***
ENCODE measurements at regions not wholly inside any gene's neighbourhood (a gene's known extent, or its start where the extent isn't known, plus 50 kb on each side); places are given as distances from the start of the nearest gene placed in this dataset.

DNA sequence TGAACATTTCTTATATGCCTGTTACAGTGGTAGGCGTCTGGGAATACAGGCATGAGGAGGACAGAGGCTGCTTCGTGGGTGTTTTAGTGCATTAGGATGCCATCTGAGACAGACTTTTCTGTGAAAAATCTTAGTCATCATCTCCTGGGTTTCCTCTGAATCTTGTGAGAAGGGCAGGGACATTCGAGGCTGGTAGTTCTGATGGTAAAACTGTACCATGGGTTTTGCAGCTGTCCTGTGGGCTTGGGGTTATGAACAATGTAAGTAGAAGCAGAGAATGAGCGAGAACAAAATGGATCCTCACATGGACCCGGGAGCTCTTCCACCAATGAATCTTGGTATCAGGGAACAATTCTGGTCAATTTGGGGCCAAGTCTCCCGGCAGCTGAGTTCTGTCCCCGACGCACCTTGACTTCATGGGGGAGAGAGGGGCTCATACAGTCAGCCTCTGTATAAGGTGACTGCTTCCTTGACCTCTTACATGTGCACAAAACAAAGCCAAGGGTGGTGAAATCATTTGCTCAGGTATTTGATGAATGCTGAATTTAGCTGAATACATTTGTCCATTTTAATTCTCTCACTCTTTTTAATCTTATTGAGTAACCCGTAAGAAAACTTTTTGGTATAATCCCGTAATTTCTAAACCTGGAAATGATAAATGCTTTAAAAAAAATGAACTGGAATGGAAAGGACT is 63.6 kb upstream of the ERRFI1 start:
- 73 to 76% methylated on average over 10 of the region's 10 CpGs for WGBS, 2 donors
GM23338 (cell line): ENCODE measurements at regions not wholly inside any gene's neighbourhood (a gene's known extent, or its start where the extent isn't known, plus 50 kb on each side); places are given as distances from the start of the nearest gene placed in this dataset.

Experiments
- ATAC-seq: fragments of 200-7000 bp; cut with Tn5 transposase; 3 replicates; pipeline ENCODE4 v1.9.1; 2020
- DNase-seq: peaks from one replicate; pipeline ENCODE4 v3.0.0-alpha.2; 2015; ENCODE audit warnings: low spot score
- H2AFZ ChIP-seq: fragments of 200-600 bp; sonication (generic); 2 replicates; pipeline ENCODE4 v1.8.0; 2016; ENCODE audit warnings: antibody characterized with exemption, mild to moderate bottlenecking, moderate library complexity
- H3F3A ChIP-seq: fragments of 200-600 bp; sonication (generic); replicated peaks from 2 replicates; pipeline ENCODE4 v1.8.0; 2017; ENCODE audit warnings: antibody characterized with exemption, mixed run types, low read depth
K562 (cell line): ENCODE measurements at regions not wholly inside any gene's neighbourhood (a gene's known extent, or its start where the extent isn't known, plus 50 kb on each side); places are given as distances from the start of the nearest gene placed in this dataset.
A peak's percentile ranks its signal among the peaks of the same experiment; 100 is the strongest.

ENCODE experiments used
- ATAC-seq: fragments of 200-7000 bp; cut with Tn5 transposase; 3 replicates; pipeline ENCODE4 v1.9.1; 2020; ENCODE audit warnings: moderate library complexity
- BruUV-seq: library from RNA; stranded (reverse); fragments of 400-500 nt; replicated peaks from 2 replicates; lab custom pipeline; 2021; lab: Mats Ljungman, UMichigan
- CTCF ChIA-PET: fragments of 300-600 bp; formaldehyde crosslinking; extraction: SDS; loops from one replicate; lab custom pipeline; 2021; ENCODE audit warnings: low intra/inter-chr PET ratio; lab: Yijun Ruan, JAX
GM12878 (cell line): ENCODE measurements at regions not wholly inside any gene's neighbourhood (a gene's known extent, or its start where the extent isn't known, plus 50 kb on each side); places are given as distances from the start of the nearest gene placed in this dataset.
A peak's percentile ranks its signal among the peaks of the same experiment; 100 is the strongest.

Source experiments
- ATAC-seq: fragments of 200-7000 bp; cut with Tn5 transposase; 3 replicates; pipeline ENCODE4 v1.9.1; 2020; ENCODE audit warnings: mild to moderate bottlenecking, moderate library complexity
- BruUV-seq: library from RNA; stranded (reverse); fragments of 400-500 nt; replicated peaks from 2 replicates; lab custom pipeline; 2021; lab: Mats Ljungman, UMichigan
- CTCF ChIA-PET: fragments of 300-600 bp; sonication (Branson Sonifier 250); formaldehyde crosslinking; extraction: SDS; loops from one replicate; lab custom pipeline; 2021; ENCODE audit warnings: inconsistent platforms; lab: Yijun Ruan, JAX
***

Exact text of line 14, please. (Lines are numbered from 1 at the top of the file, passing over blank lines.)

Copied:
- BruUV-seq: library from RNA; stranded (reverse); fragments of 400-500 nt; replicated peaks from 2 replicates; lab custom pipeline; 2021; lab: Mats Ljungman, UMichigan